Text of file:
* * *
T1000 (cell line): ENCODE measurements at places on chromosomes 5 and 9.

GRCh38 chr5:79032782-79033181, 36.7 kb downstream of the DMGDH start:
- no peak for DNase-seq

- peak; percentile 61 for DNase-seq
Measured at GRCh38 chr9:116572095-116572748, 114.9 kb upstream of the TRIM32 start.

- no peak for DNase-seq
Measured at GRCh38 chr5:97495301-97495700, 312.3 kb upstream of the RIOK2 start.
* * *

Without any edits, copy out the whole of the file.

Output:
T1000 (cell line): ENCODE measurements at places on chromosomes 5 and 9.

GRCh38 chr5:79032782-79033181, 36.7 kb downstream of the DMGDH start:
- no peak for DNase-seq

- peak; percentile 61 for DNase-seq
Measured at GRCh38 chr9:116572095-116572748, 114.9 kb upstream of the TRIM32 start.

- no peak for DNase-seq
Measured at GRCh38 chr5:97495301-97495700, 312.3 kb upstream of the RIOK2 start.